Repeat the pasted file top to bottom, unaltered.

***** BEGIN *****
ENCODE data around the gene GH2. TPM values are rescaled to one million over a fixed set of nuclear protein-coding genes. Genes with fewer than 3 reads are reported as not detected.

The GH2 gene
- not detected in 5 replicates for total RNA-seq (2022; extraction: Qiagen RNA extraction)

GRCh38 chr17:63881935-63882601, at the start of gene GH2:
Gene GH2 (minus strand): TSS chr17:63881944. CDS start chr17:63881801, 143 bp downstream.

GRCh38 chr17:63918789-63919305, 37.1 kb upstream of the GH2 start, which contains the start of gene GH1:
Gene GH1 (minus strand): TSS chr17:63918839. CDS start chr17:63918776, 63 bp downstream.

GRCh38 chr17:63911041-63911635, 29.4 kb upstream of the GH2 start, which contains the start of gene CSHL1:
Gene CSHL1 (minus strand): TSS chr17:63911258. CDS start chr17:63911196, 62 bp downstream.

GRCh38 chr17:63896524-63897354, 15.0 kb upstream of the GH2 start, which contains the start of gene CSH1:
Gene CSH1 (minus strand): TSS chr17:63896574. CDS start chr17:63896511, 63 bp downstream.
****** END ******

ENCODE data around the gene GH2. TPM values are rescaled to one million over a fixed set of nuclear protein-coding genes. Genes with fewer than 3 reads are reported as not detected.

The GH2 gene
- not detected in 5 replicates for total RNA-seq (2022; extraction: Qiagen RNA extraction)

GRCh38 chr17:63881935-63882601, at the start of gene GH2:
Gene GH2 (minus strand): TSS chr17:63881944. CDS start chr17:63881801, 143 bp downstream.

GRCh38 chr17:63918789-63919305, 37.1 kb upstream of the GH2 start, which contains the start of gene GH1:
Gene GH1 (minus strand): TSS chr17:63918839. CDS start chr17:63918776, 63 bp downstream.

GRCh38 chr17:63911041-63911635, 29.4 kb upstream of the GH2 start, which contains the start of gene CSHL1:
Gene CSHL1 (minus strand): TSS chr17:63911258. CDS start chr17:63911196, 62 bp downstream.

GRCh38 chr17:63896524-63897354, 15.0 kb upstream of the GH2 start, which contains the start of gene CSH1:
Gene CSH1 (minus strand): TSS chr17:63896574. CDS start chr17:63896511, 63 bp downstream.